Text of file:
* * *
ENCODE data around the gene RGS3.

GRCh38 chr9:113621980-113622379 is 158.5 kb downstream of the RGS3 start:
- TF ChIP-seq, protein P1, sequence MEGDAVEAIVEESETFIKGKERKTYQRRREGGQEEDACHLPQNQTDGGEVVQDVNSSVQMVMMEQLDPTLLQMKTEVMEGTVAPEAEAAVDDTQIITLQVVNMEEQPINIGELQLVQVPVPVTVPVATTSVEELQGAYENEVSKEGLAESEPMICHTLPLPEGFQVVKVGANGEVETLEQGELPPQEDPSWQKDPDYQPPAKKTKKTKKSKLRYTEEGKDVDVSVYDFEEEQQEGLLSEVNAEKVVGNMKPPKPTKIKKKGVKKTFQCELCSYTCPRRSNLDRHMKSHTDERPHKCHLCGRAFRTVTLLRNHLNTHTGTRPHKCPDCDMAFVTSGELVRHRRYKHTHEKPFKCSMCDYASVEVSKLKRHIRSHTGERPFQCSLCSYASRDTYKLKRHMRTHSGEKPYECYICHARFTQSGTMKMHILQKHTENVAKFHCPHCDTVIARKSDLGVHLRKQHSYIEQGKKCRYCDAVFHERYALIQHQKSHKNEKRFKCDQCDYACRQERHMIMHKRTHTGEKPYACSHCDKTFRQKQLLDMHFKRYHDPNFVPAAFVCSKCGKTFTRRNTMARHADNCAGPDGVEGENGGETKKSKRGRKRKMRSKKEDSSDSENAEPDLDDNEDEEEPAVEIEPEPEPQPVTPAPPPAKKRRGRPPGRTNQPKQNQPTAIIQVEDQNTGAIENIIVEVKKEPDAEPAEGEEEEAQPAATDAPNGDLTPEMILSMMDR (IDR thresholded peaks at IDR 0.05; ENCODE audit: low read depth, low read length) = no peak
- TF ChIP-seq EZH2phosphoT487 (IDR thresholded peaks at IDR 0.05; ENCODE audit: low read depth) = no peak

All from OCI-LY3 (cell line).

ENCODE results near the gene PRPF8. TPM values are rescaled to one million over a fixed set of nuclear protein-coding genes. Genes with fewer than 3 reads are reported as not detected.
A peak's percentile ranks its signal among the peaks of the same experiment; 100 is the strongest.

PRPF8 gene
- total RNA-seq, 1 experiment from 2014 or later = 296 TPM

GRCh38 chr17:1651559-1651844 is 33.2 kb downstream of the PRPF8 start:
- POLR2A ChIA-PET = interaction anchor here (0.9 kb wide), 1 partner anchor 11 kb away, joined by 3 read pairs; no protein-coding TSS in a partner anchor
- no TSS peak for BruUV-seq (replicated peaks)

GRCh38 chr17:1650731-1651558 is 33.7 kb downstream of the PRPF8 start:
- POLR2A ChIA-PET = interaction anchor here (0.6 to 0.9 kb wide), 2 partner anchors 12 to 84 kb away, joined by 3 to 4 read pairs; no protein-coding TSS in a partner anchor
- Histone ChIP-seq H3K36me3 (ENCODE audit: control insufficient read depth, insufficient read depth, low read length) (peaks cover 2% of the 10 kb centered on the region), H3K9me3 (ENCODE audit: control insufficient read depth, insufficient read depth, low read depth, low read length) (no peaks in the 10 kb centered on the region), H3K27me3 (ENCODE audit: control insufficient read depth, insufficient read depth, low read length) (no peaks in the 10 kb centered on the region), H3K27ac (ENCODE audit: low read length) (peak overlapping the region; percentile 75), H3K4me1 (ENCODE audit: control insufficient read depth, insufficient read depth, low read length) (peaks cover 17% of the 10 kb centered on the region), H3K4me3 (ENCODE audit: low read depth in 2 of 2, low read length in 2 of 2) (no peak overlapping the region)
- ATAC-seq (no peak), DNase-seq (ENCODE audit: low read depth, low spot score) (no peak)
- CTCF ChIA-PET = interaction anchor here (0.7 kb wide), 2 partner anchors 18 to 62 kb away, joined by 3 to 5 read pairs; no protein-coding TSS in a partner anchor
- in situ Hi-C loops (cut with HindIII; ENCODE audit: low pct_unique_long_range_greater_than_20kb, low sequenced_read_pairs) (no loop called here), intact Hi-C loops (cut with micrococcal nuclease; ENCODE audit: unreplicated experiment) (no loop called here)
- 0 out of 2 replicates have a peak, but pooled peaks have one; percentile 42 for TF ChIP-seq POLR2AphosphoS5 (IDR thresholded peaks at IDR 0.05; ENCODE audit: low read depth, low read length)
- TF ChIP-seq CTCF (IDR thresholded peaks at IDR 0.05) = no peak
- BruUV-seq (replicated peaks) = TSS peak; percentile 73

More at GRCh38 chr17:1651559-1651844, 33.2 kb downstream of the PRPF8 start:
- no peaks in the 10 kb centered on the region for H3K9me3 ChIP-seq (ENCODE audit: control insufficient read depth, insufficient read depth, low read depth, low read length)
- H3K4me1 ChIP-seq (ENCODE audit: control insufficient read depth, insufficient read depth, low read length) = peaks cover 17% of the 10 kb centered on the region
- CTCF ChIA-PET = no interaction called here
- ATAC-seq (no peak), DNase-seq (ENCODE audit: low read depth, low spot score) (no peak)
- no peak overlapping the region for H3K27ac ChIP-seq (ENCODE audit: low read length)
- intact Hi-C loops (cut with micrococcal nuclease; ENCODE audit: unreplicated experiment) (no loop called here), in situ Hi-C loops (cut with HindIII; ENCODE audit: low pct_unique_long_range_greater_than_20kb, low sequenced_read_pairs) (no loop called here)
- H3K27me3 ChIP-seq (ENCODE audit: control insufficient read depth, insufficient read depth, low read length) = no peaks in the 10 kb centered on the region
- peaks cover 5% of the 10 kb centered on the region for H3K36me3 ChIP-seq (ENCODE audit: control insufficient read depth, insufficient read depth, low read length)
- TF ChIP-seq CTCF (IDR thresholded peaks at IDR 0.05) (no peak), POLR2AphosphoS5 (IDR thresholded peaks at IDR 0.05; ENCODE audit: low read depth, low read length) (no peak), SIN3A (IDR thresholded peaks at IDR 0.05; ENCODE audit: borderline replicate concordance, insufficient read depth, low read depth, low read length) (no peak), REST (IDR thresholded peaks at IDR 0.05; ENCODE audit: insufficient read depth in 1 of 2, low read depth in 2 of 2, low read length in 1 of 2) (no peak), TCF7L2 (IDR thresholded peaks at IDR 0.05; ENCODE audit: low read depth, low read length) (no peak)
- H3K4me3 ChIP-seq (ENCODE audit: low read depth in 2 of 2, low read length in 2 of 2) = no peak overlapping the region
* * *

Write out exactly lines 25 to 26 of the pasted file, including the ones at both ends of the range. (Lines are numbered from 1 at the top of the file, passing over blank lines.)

- CTCF ChIA-PET = no interaction called here
- ATAC-seq (no peak), DNase-seq (ENCODE audit: low read depth, low spot score) (no peak)